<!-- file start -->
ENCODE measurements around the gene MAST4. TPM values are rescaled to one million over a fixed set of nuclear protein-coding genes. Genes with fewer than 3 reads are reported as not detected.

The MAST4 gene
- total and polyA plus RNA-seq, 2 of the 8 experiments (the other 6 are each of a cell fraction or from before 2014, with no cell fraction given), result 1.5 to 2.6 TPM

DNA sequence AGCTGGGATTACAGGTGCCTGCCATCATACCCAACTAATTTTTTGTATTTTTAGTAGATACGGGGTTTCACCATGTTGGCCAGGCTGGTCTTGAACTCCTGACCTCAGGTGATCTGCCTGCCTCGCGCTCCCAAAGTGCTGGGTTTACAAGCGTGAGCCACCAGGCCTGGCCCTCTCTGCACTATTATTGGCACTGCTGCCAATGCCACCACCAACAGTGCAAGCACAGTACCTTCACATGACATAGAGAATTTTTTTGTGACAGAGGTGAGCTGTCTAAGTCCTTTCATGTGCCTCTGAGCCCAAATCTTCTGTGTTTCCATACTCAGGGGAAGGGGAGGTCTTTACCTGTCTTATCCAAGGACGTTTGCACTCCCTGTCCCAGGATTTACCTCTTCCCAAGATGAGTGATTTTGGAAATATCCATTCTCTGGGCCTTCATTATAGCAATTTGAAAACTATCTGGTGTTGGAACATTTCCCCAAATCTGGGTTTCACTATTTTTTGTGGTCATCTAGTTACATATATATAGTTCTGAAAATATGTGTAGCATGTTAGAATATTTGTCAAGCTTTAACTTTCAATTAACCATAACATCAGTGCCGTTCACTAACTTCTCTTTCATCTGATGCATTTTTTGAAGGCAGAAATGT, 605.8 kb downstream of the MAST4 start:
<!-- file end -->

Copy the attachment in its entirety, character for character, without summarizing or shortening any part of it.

ENCODE measurements around the gene MAST4. TPM values are rescaled to one million over a fixed set of nuclear protein-coding genes. Genes with fewer than 3 reads are reported as not detected.

The MAST4 gene
- total and polyA plus RNA-seq, 2 of the 8 experiments (the other 6 are each of a cell fraction or from before 2014, with no cell fraction given), result 1.5 to 2.6 TPM

DNA sequence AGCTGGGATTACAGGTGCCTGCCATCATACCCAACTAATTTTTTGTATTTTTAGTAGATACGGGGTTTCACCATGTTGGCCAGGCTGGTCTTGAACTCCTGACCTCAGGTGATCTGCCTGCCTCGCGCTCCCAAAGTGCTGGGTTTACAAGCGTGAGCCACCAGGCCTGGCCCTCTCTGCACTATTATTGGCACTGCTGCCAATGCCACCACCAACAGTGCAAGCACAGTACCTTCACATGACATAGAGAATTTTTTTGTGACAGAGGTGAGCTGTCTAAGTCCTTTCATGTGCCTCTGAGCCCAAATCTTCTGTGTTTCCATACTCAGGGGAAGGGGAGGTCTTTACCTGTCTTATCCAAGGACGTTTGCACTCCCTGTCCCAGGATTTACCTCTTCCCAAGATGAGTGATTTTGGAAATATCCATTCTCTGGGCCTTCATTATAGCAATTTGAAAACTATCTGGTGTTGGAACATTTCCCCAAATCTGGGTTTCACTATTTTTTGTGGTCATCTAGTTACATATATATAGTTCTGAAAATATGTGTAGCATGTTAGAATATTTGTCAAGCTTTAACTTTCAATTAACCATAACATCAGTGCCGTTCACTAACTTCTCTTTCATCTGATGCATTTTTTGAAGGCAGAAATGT, 605.8 kb downstream of the MAST4 start: